By Brent Frazee [Admin note: This post--targeting an audience of hunters--is telling in so many ways it just had to be included on this site.\
Poor hunting, controversial regulation changes, disappointing finishes in national bass tournaments, a large poaching case … that pretty much sums up a year in the outdoors in Missouri and Kansas.
No, 2013 wasn’t the best of years. Here are some of the lowlights, with a few highlights sprinkled in.
1. Where did all the deer go?
The 2013 Missouri firearms deer season came as a shock to many residents, who are accustomed to some of the best hunting in the nation.
In some parts of the state, the deer seemingly disappeared. Heavy losses to hemorrhagic disease in 2012 played a major role in the dramatic reduction in deer numbers. An abundance of acorns, which kept the deer in the deep woods, weather, and the cumulative effects of liberal hunting regulations in northern Missouri also played a part.
The result? Missouri hunters took only 157,224 deer in the 11-day firearms season in November, a whopping 47,444 fewer than were shot in 2012. It was the lowest November firearms total since 1993.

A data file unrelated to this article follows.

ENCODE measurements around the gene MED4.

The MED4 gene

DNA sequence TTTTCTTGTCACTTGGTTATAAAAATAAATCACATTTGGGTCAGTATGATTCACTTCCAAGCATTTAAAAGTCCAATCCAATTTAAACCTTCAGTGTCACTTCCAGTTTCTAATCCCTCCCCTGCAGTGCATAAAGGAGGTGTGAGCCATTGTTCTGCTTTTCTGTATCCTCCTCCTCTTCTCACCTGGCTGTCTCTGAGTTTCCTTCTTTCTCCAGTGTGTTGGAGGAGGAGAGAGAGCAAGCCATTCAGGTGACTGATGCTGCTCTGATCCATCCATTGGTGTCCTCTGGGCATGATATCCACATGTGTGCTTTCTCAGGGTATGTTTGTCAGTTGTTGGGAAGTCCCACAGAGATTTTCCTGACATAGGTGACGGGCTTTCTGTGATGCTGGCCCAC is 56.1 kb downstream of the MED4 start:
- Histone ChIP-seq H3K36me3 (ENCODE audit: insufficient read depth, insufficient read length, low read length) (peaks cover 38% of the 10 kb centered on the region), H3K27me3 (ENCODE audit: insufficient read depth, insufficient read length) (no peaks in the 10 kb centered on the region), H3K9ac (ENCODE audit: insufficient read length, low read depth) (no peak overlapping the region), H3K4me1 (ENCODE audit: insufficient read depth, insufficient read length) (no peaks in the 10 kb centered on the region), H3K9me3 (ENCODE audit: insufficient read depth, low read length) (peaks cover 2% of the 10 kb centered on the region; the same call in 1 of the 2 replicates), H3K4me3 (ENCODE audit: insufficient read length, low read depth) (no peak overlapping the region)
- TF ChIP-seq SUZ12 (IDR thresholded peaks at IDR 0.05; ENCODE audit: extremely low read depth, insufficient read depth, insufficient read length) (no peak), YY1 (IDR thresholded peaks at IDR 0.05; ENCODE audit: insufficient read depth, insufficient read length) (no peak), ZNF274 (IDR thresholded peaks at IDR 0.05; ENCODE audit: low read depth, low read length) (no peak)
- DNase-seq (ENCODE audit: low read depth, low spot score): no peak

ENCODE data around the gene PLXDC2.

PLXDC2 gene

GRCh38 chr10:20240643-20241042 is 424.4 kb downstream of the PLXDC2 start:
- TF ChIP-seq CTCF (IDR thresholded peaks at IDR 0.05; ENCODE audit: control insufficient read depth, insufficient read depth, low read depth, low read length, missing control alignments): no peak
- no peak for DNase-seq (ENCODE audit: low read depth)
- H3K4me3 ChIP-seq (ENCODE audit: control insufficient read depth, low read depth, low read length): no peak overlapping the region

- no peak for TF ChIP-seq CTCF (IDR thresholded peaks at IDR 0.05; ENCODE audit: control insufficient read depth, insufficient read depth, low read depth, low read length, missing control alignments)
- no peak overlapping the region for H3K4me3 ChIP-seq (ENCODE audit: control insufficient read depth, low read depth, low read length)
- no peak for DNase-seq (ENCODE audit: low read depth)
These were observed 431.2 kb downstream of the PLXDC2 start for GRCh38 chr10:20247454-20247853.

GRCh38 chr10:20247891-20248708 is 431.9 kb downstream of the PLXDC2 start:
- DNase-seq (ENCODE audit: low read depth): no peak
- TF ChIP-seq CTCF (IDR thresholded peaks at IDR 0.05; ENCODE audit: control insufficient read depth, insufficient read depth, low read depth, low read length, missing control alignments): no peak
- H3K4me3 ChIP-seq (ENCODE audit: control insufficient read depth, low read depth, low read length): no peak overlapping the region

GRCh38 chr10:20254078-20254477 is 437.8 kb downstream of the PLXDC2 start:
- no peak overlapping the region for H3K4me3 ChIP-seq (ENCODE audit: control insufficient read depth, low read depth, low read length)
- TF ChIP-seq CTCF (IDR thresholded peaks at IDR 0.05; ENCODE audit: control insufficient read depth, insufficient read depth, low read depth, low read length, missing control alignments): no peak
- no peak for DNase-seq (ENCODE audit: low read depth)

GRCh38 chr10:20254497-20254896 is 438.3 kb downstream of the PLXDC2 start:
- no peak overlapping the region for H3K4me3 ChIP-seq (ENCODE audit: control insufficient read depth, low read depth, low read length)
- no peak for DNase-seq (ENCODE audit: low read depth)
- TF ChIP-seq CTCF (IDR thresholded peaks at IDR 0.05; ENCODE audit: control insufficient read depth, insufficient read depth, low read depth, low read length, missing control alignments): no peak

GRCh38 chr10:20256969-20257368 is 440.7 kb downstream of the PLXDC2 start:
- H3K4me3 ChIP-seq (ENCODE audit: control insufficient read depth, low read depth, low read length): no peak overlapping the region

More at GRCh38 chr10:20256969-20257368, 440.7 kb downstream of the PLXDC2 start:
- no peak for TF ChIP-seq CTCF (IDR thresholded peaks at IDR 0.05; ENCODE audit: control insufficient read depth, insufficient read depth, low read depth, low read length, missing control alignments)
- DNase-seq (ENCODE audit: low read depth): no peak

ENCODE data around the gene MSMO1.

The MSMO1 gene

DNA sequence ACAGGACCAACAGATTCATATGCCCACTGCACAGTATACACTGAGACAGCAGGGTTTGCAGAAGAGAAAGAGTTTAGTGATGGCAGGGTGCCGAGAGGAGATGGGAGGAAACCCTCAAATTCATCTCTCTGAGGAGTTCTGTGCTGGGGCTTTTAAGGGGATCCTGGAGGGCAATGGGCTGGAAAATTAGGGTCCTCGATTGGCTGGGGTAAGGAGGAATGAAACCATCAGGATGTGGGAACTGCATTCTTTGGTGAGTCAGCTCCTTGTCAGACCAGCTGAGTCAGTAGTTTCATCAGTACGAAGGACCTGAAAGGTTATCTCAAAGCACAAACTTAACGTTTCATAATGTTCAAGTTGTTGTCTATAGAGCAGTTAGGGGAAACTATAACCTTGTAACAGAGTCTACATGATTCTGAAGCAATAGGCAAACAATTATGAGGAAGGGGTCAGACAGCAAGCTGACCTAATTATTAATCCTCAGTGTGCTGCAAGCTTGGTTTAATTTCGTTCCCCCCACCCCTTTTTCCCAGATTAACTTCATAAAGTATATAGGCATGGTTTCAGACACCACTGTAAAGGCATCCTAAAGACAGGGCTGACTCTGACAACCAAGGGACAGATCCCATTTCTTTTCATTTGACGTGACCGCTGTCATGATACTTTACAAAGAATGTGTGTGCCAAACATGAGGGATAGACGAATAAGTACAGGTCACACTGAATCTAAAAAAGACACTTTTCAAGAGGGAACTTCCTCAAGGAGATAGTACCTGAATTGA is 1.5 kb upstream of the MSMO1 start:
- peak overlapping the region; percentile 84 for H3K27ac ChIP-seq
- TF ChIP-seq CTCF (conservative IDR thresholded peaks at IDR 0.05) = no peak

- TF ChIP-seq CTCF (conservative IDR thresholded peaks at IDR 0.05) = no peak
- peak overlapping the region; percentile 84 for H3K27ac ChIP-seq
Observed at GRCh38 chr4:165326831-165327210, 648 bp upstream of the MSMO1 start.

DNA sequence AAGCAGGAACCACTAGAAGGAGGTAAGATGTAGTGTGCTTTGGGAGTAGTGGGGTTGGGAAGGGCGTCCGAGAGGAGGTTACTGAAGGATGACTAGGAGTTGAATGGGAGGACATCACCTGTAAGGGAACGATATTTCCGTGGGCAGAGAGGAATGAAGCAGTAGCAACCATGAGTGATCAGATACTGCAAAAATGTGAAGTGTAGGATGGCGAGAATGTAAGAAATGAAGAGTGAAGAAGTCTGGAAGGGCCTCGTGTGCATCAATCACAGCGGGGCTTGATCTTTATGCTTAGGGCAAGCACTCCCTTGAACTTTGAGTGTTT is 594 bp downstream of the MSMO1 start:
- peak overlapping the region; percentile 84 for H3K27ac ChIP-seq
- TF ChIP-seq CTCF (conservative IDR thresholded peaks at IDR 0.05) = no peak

2. Cheyenne Bottoms’ rapid turnaround
During the summer, the Cheyenne Bottoms Wildlife Area in central Kansas looked like a giant dust bowl.
The entire wetlands complex was dry, save for a few puddles. And the outlook for the duck season was dismal.
But a period of heavy rain in later summer changed the situation dramatically and provided a rare ray of hope for hunters and bird watchers. Water filled all of the pools, moist-soil food was flooded and the ducks poured in.
During the teal season and the early parts of the regular duck season, hunters enjoyed some of the best shooting at the wetlands complex they have in years. An early freeze cut that short, but it was still a fall to remember at Cheyenne Bottoms.
3. Come back, pheasants, come back
Kansas pheasant hunters were prepared for the worst. And that’s what they got.
Surveys by the Department of Wildlife, Parks and Tourism indicated that pheasant populations were down sharply after several consecutive years of drought. And hunters bore witness.
Even on opening day, large parties of hunters shot only a few birds in areas where they were accustomed to taking quick limits. The season is still open; it will run through Jan. 31. But odds are that this will go down as one of the worst pheasant season in modern history. More....